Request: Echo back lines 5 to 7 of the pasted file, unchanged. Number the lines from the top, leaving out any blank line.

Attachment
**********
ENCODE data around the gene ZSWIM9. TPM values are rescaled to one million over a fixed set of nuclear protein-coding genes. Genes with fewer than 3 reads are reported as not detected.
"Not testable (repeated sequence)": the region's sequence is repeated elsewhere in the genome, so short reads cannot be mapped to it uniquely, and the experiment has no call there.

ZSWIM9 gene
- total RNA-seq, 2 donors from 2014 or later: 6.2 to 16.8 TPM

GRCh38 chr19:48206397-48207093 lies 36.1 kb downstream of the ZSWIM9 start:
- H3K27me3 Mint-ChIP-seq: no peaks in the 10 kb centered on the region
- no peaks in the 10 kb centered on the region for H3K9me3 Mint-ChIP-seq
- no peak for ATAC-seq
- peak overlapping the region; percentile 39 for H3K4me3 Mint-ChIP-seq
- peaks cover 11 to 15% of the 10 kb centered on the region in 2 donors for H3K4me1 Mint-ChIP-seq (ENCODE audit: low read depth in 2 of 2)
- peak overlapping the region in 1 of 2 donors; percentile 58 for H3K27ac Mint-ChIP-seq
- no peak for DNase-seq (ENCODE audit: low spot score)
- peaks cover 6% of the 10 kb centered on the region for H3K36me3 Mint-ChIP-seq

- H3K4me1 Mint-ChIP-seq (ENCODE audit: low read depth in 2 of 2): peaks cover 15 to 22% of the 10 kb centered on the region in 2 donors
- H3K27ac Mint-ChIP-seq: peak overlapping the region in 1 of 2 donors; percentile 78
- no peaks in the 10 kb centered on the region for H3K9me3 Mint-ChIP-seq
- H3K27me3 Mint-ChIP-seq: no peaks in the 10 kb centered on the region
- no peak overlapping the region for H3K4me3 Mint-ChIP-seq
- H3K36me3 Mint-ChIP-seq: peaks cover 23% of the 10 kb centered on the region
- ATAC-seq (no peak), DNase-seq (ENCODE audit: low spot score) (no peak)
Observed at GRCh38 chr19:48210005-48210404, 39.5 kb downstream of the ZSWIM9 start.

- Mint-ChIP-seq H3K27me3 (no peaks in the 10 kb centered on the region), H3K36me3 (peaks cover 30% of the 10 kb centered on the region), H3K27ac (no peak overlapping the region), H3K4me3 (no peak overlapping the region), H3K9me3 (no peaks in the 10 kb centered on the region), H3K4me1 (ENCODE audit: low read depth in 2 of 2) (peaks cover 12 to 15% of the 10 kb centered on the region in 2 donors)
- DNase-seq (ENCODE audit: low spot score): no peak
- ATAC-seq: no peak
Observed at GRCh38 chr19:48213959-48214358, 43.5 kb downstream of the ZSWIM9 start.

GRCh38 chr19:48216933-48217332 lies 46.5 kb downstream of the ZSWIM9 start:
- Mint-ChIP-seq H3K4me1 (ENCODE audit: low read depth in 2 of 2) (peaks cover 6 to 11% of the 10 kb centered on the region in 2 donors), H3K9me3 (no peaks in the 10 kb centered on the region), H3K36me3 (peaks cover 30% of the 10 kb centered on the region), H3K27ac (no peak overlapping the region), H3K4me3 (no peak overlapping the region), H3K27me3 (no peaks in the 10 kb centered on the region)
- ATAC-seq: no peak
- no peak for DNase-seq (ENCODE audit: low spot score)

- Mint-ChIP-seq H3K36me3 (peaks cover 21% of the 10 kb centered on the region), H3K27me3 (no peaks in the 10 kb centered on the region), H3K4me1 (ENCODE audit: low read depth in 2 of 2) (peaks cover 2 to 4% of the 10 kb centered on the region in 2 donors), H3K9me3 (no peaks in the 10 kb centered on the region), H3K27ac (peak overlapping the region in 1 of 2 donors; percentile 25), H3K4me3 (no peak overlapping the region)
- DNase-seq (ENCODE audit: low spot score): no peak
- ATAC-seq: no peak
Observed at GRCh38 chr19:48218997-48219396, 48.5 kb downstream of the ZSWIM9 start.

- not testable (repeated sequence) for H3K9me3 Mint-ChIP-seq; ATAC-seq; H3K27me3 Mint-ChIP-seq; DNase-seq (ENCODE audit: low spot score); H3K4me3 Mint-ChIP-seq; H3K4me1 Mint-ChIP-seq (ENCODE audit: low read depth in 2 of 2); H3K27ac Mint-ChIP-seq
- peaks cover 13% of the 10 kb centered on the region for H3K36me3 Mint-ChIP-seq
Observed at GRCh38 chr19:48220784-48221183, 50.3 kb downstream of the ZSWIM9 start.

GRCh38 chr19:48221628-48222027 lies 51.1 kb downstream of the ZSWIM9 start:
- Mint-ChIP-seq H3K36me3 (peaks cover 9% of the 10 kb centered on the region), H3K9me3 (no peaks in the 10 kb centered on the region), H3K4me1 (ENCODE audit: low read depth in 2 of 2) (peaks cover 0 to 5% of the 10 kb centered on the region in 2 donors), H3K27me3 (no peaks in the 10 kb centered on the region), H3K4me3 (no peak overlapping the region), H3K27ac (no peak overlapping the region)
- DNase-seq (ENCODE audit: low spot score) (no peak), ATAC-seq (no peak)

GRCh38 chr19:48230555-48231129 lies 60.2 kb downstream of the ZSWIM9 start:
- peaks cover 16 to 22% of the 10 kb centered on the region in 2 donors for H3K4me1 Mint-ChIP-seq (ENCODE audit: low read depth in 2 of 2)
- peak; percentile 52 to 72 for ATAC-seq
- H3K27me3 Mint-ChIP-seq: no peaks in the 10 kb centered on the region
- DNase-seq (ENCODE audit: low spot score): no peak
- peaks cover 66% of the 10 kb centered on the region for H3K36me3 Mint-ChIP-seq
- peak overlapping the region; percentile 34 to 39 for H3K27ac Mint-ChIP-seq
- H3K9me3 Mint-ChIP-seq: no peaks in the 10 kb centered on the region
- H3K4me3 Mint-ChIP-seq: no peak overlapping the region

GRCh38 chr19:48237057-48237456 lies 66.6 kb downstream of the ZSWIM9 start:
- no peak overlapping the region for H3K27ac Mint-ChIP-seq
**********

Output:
GRCh38 chr19:48206397-48207093 lies 36.1 kb downstream of the ZSWIM9 start:
- H3K27me3 Mint-ChIP-seq: no peaks in the 10 kb centered on the region
- no peaks in the 10 kb centered on the region for H3K9me3 Mint-ChIP-seq